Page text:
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Rainforest Facts

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Rainforests Facts Facts about Rainforests Do you know how many tropical rainforest plants have been identified as having anti-cancer properties? Or how many continents around the world contain rainforests? And just how quickly are the world's rainforests disappearing? Find out the answers to these questions and more as you check out these interesting rainforest facts! Facts about the Global Coverage of Rainforests Covering less than 2 percent of the Earth's total surface area, the world's rainforests are home to 50 percent of the Earth's plants and animals. Facts about the Rainforest as Part of our Global Environment and Well-being Rainforests act as the world's thermostat by regulating temperatures and weather patterns. Facts about the Abundant Life and Important Resources that Rainforests Share with Us A typical four-square-mile patch of rainforest contains as many as 1,500 flowering plants, 750 species of trees, 400 species of birds and 150 species of butterflies. Want to Test Your Rainforest Knowledge?

Arctic Survival in The Angus Adventure Handbook Arctic Survival Survival in Arctic conditions requires specialized preparation Surviving in temperatures below -40 degrees Celsius depends on more than just staying warm. This section of the Adventurer’s Handbook provides information on how to survive in extreme cold conditions for extended periods of time. Here are four tips to keep in mind as you prepare for your adventure. Living and traveling for extended periods in temperatures -40 degrees Celsius or colder is an experience far removed from the familiar. More on Arctic Survival Arctic Tents Cooking, Food, and Water Clothing Sleeping Bags Sleeping Pads Condensation and Vapour Barriers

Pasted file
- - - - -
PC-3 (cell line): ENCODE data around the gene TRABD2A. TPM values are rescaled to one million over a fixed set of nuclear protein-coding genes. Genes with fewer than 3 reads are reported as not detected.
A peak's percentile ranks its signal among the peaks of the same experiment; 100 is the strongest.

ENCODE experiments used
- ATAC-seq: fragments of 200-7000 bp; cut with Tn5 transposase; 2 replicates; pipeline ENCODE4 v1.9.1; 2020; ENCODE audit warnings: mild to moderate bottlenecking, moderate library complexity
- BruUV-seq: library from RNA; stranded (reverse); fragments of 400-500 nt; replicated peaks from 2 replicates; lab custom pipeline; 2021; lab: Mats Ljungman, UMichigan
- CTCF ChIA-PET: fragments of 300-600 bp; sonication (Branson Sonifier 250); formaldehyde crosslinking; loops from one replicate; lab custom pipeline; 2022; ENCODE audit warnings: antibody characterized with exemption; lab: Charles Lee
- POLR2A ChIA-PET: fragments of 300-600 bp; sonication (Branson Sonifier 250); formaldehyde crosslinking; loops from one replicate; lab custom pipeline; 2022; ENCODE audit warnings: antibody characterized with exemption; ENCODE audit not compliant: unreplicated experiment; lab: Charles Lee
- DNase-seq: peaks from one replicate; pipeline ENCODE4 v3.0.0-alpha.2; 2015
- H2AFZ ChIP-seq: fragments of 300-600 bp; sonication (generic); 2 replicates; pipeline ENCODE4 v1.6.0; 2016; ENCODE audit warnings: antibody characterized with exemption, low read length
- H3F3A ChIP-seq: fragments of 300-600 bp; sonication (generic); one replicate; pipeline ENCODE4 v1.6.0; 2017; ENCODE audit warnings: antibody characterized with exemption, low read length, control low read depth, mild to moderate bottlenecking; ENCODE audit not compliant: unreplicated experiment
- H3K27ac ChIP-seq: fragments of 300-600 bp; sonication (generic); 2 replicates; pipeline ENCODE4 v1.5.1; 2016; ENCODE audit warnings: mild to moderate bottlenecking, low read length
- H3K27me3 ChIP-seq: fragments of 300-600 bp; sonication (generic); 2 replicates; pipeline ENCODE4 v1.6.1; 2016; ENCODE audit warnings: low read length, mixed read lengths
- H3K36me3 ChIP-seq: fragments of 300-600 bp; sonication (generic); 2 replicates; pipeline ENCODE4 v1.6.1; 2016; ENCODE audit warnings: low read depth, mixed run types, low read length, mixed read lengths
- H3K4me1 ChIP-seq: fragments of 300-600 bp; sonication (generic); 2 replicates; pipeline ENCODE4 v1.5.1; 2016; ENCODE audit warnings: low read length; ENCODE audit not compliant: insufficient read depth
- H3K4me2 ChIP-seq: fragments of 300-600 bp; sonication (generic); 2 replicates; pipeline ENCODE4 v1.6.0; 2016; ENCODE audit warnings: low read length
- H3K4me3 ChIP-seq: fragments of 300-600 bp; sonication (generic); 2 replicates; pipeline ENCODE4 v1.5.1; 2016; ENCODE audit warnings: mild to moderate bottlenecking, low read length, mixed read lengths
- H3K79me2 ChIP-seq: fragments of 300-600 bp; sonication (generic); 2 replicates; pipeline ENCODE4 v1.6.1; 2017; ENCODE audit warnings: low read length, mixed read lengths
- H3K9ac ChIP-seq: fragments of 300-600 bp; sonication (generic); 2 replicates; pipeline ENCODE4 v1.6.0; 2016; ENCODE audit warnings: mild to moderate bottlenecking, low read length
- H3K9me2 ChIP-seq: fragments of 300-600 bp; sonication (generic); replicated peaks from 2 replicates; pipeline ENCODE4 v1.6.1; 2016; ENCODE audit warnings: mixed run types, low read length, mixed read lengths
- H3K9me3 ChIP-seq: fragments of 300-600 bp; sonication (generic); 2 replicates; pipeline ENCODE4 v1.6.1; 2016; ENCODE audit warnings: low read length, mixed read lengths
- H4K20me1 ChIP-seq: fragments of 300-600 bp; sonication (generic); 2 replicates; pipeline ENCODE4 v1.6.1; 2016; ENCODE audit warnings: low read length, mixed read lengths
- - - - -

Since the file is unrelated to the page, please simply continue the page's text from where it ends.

Deforestation in the Amazon While this is welcome news for Earth's largest rainforest, it is nonetheless important to understand why more than 580,000 square kilometers (224,000 square miles) of Amazon forest has destroyed in Brazil since 1980. Why has Brazil lost so much forest? What can be done to stop deforestation? In the past, Brazilian deforestation was strongly correlated to the economic health of the country: the decline in deforestation from 1988-1991 nicely matched the economic slowdown during the same period, while the rocketing rate of deforestation from 1993-1998 paralleled Brazil's period of rapid economic growth. During lean times, ranchers and developers do not have the cash to expand their pasturelands and operations, while the government lacks funds to sponsor highways and colonization programs and grant tax breaks and subsidies to forest exploiters. But this has all changed since the mid-2000s, when the link between deforestation and the broader Brazilian economy began to wane. Logging Fires